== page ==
Diverted from the Dump: Extending the Shelf Life of the Jersey Peach

Can peach salsa stop hunger, save money, and aid the environment? Jersey farmers say yes.

Thousands go hungry each day in New Jersey, unable to afford food, unable to qualify for food stamps. 

And still, every season, 90-year-old peach farmer Lewis DeEugenio scales the beds of pickup trucks, shaking his head at countless pounds of unwanted peaches headed for the trash.

A new collaboration between six farms and the Food Bank of South Jersey will go a long way toward addressing both problems.

A new plan they're calling "Just Peachy" would transform the excess peaches into a shelf-stable peach salsa, reclaiming cast-off fruits from South Jersey farms that use Glassboro’s Eastern ProPak packing facility.

After prepping, the peaches will be transported to Camden, where Campbell's Soup will produce the salsa for free. The soupmaker expects the project will yield 63,000-69,000 jars this year.

Details aren’t finalized yet on which grocery stores and farmers markets will sell the salsa, but proceeds from every jar sold will fill the coffers of the Food Bank of South Jersey. 

Throw in the environmental benefits of not trucking usable produce to landfills, and the project is “win-win-win,” said Audrey Rowe, national administrator for the U.S. Department of Agriculture. A delegation from the USDA and Food Bank of South Jersey toured Summit City Farms in Glassboro this week to learn more about the project and meet some of the people behind it.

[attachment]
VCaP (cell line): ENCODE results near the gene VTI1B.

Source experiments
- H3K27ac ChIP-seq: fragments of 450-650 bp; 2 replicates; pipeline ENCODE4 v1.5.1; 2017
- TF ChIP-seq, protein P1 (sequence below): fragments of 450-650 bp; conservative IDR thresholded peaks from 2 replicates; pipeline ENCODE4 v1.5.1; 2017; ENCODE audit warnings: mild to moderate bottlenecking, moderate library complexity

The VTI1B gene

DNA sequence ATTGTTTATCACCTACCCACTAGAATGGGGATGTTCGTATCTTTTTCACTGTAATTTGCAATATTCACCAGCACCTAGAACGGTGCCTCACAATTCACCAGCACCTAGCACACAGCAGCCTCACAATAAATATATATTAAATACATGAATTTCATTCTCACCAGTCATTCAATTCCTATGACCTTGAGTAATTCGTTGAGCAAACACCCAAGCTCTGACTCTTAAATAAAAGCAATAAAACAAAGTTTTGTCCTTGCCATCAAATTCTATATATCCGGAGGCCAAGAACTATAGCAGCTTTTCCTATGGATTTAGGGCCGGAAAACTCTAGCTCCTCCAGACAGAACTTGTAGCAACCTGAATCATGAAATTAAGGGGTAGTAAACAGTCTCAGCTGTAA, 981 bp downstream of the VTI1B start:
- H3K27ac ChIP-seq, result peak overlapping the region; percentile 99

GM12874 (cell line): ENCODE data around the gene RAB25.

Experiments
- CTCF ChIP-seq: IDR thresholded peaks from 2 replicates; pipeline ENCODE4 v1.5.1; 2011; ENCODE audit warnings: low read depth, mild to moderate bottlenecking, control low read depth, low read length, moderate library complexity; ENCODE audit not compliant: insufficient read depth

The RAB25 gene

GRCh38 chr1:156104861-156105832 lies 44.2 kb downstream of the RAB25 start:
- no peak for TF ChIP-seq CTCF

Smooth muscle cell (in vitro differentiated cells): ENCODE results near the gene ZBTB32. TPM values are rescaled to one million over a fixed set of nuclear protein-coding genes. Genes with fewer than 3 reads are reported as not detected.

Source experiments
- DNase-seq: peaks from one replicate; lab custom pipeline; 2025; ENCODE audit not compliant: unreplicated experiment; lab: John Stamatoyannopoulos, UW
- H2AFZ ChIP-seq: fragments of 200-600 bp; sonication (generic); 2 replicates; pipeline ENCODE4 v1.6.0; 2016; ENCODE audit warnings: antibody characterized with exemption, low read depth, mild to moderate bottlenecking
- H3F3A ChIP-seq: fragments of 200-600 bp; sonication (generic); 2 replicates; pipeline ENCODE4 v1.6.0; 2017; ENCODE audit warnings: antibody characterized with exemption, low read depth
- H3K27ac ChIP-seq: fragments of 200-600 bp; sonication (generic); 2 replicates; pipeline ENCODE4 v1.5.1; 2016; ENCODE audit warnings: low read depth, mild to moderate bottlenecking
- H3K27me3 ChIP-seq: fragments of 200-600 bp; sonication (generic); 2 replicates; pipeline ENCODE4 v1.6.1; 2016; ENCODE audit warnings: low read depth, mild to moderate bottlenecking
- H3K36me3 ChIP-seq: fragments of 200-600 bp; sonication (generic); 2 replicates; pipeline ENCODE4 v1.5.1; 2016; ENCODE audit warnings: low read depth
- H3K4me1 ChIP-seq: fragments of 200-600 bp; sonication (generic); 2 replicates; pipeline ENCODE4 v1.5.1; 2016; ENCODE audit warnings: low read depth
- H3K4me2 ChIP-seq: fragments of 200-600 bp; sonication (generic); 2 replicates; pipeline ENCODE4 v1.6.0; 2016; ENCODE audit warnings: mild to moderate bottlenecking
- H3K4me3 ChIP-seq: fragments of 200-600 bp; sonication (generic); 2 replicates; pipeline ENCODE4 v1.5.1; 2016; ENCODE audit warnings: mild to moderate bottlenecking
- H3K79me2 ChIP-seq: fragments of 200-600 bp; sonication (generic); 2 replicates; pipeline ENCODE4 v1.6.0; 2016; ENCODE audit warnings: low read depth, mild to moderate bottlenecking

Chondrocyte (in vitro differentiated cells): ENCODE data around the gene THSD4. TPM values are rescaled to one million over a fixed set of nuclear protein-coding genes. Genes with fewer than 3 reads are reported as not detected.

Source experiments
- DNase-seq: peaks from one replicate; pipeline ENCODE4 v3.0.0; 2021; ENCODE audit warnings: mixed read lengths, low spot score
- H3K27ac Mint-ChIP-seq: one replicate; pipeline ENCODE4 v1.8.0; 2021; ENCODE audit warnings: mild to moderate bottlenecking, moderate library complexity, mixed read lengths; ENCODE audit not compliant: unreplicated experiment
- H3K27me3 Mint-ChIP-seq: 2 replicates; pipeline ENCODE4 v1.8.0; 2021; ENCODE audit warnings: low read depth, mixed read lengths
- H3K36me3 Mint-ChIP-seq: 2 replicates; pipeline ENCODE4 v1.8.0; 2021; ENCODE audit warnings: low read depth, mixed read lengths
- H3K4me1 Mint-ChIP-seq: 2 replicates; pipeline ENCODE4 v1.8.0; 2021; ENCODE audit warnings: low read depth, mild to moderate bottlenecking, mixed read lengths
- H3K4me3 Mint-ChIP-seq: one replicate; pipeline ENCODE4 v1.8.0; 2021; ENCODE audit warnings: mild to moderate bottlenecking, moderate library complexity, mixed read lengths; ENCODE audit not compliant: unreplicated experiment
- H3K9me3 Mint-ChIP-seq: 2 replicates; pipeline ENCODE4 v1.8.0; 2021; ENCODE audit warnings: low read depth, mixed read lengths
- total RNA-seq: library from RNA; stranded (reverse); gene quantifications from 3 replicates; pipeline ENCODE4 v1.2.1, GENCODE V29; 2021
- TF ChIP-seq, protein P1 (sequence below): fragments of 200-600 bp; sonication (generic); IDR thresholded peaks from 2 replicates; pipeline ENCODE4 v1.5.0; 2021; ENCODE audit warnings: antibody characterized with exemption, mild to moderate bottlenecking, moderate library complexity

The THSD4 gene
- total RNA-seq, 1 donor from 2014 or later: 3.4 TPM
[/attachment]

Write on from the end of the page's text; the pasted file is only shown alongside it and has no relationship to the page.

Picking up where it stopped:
“This is so innovative, and I certainly see potential for this project to be replicated around the country,” Rowe said. “It’s addressing both the farmers’ and the food bank’s needs. We know that local farmers already donate to food banks, but this takes it one step further by creating a revenue stream for the food bank.”

Funding is vital, said Valerie Traore, CEO of the Food Bank of South Jersey, as more South Jerseyans than ever rely on food aid to survive. The food bank serves 170,000 people each month in Camden, Burlington, Gloucester and Salem counties.

“As a nonprofit organization, we always have a need to increase funding so we can help the people who need it,” Traore said. “As more people need our services, there just never seems to be enough food.”

Why, then, are hundreds of thousands of pounds of peaches and other fruit thrown away at Just Peachy participant farms? Because they’re “seconds”—fruit not considered big or perfect enough for local supermarkets. Although farmers do donate food directly to food banks, delicate, bruise-prone peaches don’t always reach recipients fast enough before rotting. Finally, it’s not cost-effective for large-scale farms to set up roadside stands to sell the fruit, especially during the nonstop July-to-September harvesting season.

Watching the peaches go to waste is the “saddest thing for us to see,” said Summit City Farm’s manager Anthony Yula, whose family farms 500 acres of peach and other fruit trees. With Just Peachy, Yula hopes his grandfather-in-law DeEugenio will have fewer truckloads of seconds to lament.

“We want these peaches eaten," said Yula. "We want them to reach people, but supermarkets want huge peaches with no imperfections. There’s no reason for these peaches to be thrown away except for the fact that we can’t sell them if they have the tiniest bruise.”

The project represents everything the USDA stands for, Rowe said.

“This gets healthy food into the marketplace, it helps the hungry and it helps our farmers,” she said. “I love the creativity happening here. This is something I can definitely take back to Washington, D.C., and talk about.”

Shirley May 13, 2012 at 07:55 PM
What a splendid idea.


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